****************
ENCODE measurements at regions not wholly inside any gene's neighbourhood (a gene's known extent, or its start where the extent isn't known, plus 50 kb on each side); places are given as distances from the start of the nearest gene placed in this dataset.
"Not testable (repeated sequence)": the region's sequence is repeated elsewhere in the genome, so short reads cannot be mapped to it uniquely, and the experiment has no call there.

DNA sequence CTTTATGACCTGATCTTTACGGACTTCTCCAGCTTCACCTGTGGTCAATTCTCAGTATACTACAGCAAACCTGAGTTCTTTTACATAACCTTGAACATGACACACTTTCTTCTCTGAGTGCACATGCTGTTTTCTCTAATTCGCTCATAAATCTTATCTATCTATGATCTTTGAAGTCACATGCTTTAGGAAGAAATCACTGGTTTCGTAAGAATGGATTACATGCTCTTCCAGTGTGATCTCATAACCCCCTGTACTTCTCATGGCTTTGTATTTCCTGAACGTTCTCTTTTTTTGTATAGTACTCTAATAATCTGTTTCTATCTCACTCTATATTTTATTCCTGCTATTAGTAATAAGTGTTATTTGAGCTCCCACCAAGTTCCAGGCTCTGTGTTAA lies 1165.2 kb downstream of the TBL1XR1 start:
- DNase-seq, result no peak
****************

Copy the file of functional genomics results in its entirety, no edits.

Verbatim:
ENCODE measurements at regions not wholly inside any gene's neighbourhood (a gene's known extent, or its start where the extent isn't known, plus 50 kb on each side); places are given as distances from the start of the nearest gene placed in this dataset.
"Not testable (repeated sequence)": the region's sequence is repeated elsewhere in the genome, so short reads cannot be mapped to it uniquely, and the experiment has no call there.

DNA sequence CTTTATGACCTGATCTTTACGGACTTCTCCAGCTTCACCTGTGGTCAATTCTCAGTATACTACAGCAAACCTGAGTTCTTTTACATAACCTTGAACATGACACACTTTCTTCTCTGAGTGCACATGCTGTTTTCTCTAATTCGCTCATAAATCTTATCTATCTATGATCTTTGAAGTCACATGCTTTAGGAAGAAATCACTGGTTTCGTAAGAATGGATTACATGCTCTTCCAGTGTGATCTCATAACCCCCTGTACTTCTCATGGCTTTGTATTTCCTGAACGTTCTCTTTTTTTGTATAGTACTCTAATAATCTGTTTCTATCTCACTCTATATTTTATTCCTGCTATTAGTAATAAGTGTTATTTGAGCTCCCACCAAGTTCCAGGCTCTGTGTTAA lies 1165.2 kb downstream of the TBL1XR1 start:
- DNase-seq, result no peak